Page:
Invisibility: Stigmatized Salvation and Strain

June was yet another month that simply seemed like a series of overwhelming days without end. I celebrated my birthday, solidified plans that are going to change my life, and spent time with family and friends, and somehow still felt as if the world was ending 95% of the time. I spent a lot of this month wishing that I was invisible. The world seems a friendlier place when no one is looking at you. This made me think about the “invisible” factor of mental illness and how ironic it is that when I look in the mirror all I see are my illnesses, when most others just see me.

Mental illnesses are often referred to as “invisible illnesses” because they are not usually visible in the same way that other illnesses are. This is a large part of how they have remained so stigmatized; people often do not fully understand or believe in things that they cannot see. Though much of the anguish created by mental illness churns beneath the surface, there are many visible signs available for those who look closely enough. Obviously, everyone’s mental illnesses manifest in their own ways. These are some of the tell-tale signs of my illnesses.

My depression looks like bad skin, greasy hair that smells like horses, Chewbacca legs barely covered by tights that are more than likely to have holes in them, and eye bags the shade of mud puddles. It looks like me in bed at 3 pm, unable to lift my head above the covers even though it’s too hot to breathe. It looks like cancelled plans and days spent hermitting in my bedroom because anywhere else would simply be too much. I fade away until I become invisible.

My anxiety looks like fingernails chewed below the meat, lips bleeding from picking, hair over my face so no one sees the full dimensions of my cheeks, baggy shirts, and a hunched back. It looks like me in bed at 3 am unable to fall asleep, tossing one way and then another for hours. It looks like me having to leave the get together hours earlier than I’d like to so I can stop embarrassing myself by existing around others. I make myself disappear.

My OCD looks like a room, clean, not perfect, but obsessively kept with every single thing in its exact place, while my whole car looks like a trash can stuffed with little bits of things I find or just can’t throw away. It looks like me having to decide between throwing something in the trash and having a panic attack, which is essentially choosing between my need for clean and my desire to hoard clutter. I bury myself until I can no longer find me.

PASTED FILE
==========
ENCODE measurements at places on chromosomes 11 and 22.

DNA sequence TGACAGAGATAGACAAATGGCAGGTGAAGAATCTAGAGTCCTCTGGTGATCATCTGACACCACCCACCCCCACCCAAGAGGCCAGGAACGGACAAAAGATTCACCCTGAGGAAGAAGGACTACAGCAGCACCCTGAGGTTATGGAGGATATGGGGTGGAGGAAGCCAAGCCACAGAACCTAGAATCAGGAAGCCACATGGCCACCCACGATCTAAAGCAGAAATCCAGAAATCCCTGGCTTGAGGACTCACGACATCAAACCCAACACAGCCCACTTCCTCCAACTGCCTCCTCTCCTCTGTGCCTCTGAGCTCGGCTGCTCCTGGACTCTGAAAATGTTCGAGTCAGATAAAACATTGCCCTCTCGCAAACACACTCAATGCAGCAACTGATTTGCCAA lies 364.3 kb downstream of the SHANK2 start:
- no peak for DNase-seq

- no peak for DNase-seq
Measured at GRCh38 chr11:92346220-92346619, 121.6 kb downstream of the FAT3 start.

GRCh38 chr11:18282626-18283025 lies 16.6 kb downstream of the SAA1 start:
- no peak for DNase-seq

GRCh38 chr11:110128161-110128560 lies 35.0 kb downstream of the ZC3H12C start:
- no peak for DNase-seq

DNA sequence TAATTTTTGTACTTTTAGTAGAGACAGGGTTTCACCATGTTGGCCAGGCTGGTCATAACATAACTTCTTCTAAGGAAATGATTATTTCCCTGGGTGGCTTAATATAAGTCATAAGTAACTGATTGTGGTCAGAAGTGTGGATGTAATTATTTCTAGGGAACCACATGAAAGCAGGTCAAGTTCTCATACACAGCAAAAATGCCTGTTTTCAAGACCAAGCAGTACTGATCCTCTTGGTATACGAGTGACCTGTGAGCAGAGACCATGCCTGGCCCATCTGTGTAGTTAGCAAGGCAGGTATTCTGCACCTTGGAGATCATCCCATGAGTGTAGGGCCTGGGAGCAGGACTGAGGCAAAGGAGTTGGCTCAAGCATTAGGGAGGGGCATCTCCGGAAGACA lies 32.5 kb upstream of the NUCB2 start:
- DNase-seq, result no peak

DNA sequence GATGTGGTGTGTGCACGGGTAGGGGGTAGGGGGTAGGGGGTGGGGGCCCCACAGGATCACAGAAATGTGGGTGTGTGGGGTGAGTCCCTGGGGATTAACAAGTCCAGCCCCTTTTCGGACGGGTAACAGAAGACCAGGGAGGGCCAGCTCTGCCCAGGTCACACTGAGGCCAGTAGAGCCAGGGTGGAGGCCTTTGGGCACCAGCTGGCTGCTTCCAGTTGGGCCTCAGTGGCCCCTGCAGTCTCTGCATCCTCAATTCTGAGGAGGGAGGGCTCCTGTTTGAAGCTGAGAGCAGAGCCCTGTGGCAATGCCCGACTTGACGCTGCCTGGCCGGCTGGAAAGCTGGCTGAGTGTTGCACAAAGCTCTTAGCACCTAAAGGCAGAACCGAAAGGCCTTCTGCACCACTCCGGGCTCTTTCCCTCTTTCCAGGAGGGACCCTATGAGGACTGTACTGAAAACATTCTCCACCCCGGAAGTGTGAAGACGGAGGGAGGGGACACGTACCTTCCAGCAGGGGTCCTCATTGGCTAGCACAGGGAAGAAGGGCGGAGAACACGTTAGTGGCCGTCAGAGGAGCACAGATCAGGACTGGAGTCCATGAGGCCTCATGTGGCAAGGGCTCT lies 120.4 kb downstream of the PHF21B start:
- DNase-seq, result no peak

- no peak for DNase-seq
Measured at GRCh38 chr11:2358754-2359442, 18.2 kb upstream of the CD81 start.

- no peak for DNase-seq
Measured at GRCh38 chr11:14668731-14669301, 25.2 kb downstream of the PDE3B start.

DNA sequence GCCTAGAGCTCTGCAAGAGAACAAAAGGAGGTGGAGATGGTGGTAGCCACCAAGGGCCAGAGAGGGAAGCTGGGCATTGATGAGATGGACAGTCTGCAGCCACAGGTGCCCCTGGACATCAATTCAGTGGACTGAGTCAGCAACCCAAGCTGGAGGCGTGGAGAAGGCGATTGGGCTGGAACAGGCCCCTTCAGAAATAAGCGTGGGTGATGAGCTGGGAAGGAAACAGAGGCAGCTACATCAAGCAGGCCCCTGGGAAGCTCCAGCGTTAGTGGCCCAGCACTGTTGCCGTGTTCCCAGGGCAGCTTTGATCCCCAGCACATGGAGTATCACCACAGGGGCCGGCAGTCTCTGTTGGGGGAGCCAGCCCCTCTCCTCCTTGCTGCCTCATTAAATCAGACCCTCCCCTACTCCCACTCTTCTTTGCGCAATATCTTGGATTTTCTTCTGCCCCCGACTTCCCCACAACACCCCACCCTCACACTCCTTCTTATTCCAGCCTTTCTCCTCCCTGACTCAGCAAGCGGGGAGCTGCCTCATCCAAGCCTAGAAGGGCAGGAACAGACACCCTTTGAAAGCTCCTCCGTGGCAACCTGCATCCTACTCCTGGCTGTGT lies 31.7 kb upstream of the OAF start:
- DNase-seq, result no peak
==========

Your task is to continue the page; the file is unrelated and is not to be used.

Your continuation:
These are just the most obvious manifestations of the compulsions and anxieties that haunt my brain. Everybody has a different landscape to their illness. Sometimes we will do every single thing that we can to hide the little inconvenient bits of ourselves that would give away how much we are suffering, and other times we hope that someone dear to us will see the things we cannot say or the things that poke out of the corners we can’t tuck quite right and ask us “Are you okay?” or “How can I help?” Sometimes what a person needs most changes from day to day, if not minute to minute.

If you know someone close to you has a mental illness, my most sage advice is to be patient, open, and kind. If they open up to you, be ready to listen and empathize. No one expects you to give them the answers, they just want someone to hear them. If they don’t open up to you, don’t take it personally. Maybe they can’t give words to their problems yet, or maybe they are fighting a battle that they don’t wish to share. More often than not while we are trying so hard to shrink ourselves and become invisible what we really need most is just for someone to see us.


P.S: I hate pictures of myself because I can see every ounce of my unhappiness when I look into my own face. But since I’m talking about invisibility, I felt like it would be appropriate to [insert problem area here].



One thought on “Invisibility: Stigmatized Salvation and Strain

  1. Rey says:

    “other times we hope that someone dear to us will see the things we cannot say or the things that poke out of the corners we can’t tuck quite right and ask us “Are you okay?” or “How can I help?” I felt these words with my entire soul. You’re beautiful and your writing gives me hope. Most days are dark, but small moments, (moments like knowing that other people know exactly how I feel) help move the time along in a not so monotonous way. Thank you for opening up and sharing.


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